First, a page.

Make-believe Comes Alive at Jonesborough’s National Storytelling Festival
Robber kings. Talking gophers. Rodeos inside churches. Elephant-sized horses.
On a normal day, it would all seem too strange, but normal days just don’t happen at the National Storytelling Festival in Jonesborough.
The festival completed its 41st edition recently, and by now the international cast of yarn spinners and storytellers has tall tales, timely sidelong glances and gut-busting punch lines down to a supreme art.
If Brazilian-born teller Antonio Rocha isn’t stomping like a giant on his way to knock down a village, then homespun humorist Tim Lowry is growling like a big, bad wolf in pursuit of pigs with a make-believe grandmother.
Make-believe is plenty big in Jonesborough, the oldest town in Tennessee, where enthusiasts from around the world flock for fun and entertainment the second weekend in October.
Just about the coziest village to be found in the Appalachian hills, Jonesborough offers a downtown that’s a perfect backdrop for storytelling. A walk on Main Street, with its flags, pumpkin displays, colorful storefronts, cafes, and craft shops puts you in a real-life painting of everybody’s dream hometown.
The performing artists make themselves right at home here. They take turns on stages in five big white tents at locations behind the Washington County Courthouse and just off Main Street. But, you’re just as likely to find someone spinning a tale to three people who have stopped them on a sidewalk for chitchat. Even when the train rumbles through downtown blasting its horn, the storytellers find ways to work the deafening sound into their performances.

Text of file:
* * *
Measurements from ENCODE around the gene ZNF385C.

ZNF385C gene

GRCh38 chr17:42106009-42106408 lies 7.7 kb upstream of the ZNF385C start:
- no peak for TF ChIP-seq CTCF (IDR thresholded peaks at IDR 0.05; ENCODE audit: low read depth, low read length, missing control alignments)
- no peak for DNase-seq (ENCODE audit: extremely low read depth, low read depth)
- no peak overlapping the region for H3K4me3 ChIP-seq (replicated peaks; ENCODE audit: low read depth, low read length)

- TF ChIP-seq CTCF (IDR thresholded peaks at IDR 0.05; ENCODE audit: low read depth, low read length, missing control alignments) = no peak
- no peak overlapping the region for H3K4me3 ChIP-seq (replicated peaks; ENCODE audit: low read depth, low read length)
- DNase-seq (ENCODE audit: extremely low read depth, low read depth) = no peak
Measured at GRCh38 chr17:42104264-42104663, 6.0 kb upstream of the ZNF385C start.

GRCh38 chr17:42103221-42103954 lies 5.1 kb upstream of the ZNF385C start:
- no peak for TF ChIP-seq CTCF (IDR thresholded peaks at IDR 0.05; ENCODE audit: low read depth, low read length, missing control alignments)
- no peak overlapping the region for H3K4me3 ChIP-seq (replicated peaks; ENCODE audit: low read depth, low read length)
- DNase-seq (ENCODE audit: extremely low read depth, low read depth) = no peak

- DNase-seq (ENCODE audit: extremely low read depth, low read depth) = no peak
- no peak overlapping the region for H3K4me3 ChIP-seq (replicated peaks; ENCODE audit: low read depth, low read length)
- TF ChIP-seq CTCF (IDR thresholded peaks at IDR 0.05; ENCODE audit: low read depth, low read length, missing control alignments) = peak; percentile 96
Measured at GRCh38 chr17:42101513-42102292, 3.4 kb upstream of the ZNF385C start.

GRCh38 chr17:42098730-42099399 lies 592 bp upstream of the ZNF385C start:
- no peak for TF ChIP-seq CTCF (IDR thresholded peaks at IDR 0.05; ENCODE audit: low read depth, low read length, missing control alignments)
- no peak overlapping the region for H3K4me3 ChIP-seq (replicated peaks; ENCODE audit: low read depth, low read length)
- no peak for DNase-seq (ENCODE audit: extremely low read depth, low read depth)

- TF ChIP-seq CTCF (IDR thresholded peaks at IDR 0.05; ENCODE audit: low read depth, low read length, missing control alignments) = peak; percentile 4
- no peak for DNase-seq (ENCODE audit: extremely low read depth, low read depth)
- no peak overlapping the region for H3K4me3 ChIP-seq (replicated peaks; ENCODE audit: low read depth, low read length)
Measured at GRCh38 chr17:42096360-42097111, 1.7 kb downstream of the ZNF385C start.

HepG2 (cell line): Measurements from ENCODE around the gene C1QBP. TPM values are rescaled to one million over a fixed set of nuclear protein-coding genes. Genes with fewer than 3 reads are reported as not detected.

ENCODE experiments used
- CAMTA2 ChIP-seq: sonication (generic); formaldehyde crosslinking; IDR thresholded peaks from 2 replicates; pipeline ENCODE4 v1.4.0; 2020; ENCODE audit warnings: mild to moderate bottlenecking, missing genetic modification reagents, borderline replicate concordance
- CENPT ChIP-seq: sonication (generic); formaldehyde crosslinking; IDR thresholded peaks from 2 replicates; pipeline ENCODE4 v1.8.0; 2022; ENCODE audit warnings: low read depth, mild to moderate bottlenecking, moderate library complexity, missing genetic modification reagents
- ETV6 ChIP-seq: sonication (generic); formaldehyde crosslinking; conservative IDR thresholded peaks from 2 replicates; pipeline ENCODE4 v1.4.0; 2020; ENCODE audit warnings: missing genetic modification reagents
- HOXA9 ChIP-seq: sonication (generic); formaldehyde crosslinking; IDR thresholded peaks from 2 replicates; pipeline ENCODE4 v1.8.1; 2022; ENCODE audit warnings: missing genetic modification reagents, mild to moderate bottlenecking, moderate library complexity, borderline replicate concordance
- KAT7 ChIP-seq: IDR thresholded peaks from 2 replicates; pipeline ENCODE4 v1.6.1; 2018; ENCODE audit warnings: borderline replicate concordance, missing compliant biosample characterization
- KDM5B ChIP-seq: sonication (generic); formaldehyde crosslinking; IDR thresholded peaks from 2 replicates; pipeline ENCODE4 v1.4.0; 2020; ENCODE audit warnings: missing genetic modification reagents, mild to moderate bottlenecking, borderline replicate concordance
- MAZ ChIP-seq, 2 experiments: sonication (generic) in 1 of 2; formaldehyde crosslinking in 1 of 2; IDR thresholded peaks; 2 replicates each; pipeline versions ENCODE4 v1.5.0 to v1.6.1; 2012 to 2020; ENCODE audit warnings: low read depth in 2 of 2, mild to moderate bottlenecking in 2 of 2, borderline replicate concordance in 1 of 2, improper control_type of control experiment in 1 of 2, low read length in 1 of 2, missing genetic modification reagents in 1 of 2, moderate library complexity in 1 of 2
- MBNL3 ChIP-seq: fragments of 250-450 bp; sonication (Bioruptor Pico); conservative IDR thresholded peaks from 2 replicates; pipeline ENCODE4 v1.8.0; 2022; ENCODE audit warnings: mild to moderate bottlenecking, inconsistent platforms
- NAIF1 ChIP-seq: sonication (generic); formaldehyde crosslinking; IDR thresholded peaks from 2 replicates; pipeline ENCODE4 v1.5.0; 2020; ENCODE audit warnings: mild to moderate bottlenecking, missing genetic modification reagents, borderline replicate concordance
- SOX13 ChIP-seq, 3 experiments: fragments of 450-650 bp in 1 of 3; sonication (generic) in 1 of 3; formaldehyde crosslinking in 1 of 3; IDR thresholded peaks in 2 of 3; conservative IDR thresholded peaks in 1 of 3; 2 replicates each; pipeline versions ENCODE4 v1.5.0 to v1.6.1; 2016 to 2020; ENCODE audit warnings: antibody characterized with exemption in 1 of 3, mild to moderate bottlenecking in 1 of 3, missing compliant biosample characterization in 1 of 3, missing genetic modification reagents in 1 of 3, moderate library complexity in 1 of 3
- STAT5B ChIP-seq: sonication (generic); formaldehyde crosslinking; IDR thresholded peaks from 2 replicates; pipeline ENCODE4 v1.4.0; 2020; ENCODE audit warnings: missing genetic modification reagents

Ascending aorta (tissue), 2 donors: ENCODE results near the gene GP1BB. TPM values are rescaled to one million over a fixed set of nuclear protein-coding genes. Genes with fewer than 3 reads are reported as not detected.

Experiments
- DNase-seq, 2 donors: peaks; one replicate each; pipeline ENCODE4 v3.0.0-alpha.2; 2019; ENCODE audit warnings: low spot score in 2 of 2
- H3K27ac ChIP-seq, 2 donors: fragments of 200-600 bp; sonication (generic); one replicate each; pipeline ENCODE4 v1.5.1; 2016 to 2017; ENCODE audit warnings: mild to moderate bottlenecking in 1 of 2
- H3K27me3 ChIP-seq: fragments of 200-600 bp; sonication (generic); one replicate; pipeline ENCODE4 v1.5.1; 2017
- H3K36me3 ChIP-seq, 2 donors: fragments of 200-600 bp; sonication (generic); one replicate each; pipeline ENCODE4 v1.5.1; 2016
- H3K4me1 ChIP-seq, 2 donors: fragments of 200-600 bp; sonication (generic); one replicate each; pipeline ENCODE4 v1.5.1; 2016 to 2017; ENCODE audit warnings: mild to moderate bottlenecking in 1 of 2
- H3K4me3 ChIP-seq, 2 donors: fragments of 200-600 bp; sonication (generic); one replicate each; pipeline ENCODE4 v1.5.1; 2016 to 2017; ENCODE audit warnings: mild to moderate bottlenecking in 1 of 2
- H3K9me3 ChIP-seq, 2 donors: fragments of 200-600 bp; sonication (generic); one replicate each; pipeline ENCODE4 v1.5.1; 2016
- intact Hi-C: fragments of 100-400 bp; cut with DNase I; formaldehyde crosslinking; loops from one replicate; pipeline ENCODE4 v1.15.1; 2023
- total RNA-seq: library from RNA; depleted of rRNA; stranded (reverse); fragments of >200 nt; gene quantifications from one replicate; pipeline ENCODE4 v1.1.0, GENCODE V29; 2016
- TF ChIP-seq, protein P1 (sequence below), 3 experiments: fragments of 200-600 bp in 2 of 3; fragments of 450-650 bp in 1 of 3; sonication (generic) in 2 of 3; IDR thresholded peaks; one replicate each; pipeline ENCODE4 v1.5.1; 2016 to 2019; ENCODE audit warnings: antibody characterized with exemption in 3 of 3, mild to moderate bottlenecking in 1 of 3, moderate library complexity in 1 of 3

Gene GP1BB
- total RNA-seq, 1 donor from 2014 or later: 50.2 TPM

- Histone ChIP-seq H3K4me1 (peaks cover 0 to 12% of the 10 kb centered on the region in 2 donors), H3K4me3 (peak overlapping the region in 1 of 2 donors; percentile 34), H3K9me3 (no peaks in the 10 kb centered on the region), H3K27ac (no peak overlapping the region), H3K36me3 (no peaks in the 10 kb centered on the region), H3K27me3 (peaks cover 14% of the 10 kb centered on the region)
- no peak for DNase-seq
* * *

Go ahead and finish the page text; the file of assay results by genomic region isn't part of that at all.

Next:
After 41 years, festival organizers know how to handle the crowds. Parking is plentiful and easy to find. The event tends to draw a slightly older crowd so chairs and golf cart “taxi” service are available at just the right spots. Restaurants and food courts offer prompt, friendly service and a full range of meals.
And, the stories you’ll hear are unforgettable. Joseph Bruchac weaves wooden flute music into a native American tale of birds and open sky. Donald Davis, who has a background as a Methodist minister, recollects defining moments of family life. Charlie Chin, dressed in the garb of classic Chinese storytelling, explains how acupuncture can change people’s personalities.
Performer Shonaleigh follows the Yiddish oral tradition with tales of castles and princesses. As the tale meanders to and fro, she pauses and says “But that’s another tale …” to which the crowd responds impromptu “for another time.” Yes, many folks have been here before. They wear their official festival pass, a quilt fabric square, on their hats and collars. Seasoned attendees display passes from previous years too. One couple with more than a dozen told me they come from California every year.
The stories are often funny. Syd Lieberman reveals how he tries to stay sexy at 60-plus, by pointing out his nearly non-existent similarities to actor Sean Connery. But, stories can also be poignant. By the time Diane Ferlatte finishes relaying the true story of how her mother-in-law warmed up to her son’s interracial marriage, many listeners clearly comprehended the message of embracing love and family connections.
Totally untrue but impossibly hilarious are the performances of Bil Lepp (pictured in the top photograph). He’s the five-time champion of the West Virginia Liars’ Contest and is just about the funniest human I’ve ever encountered. I laughed until it hurt. I’d tell you some of his punch lines, but I couldn’t deliver them with his skill. So, for now you’ll just have to consider it “another tale for another time” and plan on attending next year’s festival.
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